One of my small frustrations as a blogger is that I can’t link to books. One of the best books I’ve read on education reform is Carrots, Sticks and the Bully Pulpit: Lessons from a Half-Century of Federal Efforts to Improve America’s Schools (Harvard Education Press, 2011). AEI’s Rick Hess and Andrew Kelly edited this compilation of essays, and wrote an intriguing summary chapter. But again, I can’t link to a book.
So I was pleased to see that the same two authors have written a shorter summary of their arguments, timed to coincide with the onset of President Obama’s second term and another reform push by Secretary of Education Arne Duncan.
As the authors note:
The Obama administration’s first term was marked by a blast furnace of efforts to reform K–12 schooling. Fueled by billions in borrowed stimulus dollars, and building on the expansive precedents set forth by the George W. Bush administration with No Child Left Behind (NCLB), Obama’s Department of Education launched several novel, high-profile efforts. These included the $4.35 billion Race to the Top competition, the $650 million Investing in Innovation Fund, and the $3.5 billion School Improvement Grant program. The administration also made headlines with its waiver process, which permitted states to opt out of NCLB if they embraced administration priorities, and its controversial efforts to promote the Common Core State Standards in reading and math.
The whole article is well worth reading, but here are some highlights. I’m going to post about what Hess and Kelly think the feds do well today, and save Uncle Sam’s blunders for my next post.
First, the feds are good at ensuring constitutional protections are upheld. When states or districts are unwilling to protect the rights of vulnerable populations, Washington has played a valuable role.
This particular federal role isn’t especially popular in Utah . . . but I think it’s especially needed. Especially considering the limited resources available, Utah does a remarkably good job educating most of the state’s children, but the gap between minority and disadvantaged students and everyone else is disturbingly large. Yes, I think it’s good to have the Feds call us on this. Sorry.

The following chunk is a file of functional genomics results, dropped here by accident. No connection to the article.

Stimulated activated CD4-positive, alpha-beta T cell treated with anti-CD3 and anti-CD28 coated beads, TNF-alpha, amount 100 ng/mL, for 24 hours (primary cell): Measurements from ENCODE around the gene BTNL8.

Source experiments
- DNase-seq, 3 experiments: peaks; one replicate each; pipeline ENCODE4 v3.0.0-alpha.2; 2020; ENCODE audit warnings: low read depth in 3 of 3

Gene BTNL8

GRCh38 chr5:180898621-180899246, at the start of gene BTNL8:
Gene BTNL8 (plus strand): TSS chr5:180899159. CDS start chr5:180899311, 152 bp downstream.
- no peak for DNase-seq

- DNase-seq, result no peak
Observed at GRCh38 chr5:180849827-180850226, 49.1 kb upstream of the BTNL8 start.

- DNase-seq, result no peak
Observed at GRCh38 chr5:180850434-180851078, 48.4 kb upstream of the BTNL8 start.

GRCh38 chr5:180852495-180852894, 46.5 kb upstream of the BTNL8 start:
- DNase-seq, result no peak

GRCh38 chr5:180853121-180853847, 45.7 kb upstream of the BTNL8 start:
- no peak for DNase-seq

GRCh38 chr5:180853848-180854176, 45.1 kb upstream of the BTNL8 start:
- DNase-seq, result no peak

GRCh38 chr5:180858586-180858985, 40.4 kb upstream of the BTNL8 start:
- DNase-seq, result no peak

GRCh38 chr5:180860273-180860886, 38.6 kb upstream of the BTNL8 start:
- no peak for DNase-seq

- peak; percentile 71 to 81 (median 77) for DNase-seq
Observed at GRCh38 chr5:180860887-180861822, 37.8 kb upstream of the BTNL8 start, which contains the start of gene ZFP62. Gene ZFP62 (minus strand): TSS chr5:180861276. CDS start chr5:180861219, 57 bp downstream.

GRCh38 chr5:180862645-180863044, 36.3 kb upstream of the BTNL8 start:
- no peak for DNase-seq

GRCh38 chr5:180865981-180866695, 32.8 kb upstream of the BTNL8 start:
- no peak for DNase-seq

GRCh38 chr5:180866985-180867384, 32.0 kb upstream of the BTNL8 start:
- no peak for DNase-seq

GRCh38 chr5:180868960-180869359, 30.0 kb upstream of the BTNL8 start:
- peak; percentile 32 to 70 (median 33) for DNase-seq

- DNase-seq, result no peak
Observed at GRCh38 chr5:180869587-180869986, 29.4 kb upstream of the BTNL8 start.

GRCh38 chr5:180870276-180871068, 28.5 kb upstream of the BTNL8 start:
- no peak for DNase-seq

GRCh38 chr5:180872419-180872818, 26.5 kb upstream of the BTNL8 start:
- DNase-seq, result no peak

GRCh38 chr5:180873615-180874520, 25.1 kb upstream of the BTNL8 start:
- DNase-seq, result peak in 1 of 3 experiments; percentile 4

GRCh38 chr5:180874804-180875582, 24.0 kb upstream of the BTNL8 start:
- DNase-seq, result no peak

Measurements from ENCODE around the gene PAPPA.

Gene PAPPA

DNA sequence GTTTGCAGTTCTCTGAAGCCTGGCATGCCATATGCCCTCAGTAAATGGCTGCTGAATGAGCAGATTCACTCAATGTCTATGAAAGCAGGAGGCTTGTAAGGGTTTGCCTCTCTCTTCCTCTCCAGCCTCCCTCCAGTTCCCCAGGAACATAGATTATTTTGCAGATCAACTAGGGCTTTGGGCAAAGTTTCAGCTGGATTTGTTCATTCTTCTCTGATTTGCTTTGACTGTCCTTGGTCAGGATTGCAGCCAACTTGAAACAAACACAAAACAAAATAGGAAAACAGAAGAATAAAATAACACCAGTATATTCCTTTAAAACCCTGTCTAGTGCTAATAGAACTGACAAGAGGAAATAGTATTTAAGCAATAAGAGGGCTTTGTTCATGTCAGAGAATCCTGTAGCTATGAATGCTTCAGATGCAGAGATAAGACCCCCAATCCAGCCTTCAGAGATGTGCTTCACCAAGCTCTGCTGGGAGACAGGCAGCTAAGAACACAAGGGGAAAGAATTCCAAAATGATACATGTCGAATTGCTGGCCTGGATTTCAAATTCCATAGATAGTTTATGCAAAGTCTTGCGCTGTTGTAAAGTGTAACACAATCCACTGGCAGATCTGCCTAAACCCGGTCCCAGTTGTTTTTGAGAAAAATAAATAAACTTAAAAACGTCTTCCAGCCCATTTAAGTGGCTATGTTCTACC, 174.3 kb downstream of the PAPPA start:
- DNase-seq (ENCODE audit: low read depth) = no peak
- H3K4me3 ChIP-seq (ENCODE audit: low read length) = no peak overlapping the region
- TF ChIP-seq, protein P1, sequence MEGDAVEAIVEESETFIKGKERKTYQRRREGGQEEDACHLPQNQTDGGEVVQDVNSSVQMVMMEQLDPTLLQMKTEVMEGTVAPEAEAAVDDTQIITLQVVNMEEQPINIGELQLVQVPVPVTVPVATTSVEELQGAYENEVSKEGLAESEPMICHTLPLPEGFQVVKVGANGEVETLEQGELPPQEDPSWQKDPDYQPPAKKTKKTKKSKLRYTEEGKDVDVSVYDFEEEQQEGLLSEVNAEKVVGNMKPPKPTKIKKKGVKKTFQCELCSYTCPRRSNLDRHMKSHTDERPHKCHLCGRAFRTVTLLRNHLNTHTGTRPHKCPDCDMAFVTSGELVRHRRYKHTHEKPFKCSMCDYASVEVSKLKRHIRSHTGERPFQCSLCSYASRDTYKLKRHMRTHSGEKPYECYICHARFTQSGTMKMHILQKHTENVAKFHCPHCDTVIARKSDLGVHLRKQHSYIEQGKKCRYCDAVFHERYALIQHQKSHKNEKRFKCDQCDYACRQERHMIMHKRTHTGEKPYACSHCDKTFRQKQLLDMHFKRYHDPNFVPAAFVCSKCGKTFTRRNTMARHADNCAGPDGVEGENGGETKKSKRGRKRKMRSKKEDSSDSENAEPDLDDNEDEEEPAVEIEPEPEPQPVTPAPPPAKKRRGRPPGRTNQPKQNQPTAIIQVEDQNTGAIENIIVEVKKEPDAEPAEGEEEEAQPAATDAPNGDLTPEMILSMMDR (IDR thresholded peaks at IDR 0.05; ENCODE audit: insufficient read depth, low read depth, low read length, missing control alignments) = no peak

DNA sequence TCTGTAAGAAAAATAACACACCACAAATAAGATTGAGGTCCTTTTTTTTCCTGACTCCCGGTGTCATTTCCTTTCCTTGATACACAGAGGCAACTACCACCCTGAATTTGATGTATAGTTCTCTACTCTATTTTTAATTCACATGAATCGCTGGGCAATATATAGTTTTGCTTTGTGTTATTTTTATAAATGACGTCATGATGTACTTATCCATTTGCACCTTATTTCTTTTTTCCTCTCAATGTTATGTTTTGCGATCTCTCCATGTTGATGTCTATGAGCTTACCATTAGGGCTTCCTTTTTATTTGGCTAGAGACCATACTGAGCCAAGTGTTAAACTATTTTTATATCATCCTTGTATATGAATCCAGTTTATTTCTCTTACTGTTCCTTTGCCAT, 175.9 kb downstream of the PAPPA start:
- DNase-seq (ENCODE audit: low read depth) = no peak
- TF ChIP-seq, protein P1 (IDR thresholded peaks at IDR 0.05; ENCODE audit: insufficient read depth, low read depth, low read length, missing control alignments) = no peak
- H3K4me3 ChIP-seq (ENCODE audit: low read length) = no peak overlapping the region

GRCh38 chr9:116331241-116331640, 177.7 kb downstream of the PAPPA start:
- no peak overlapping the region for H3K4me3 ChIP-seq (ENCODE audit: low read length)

Second, the federal government has shown an ability to highlight education challenges and link them to national priorities. The bully pulpit can set the agenda, express national goals, and frame education issues, proving at times to be a powerful force for reform.
I’ve said this before, but for all its shortcomings the No Child Left Behind Act did focus the spotlight on some of our neediest kids.
On that note, Hess and Kelly observe:
Third, the federal government has enjoyed considerable success in compelling or offering incentives for states and districts to implement well-defined, or “bright-line,” policy changes. The disaggregation requirements in NCLB are a case in point. Prior to the passage of NCLB, just 11 states disaggregated student achievement data by gender or ethnicity. When NCLB made disaggregation a requirement for states to continue receiving Title I funds, compliance quickly became universal.
The changes states made to charter school and teacher quality policies in response to Race to the Top are another example of how Uncle Sam can compel states to adopt specific, discernible policy changes. It is worth noting that federal efforts to shift state policies via Race to the Top provided incentives for a coalition of willing states to make changes that enjoyed substantial local support (as opposed to compelling all states to make those changes).
In supporting charter schools, in particular, the Obama administration has proven willing to take a lot of heat from some of its staunchest allies. It will be interesting to see how this plays out in a second term.
In my next post I’ll share the authors’ views of where Uncle Sam “stumbles.”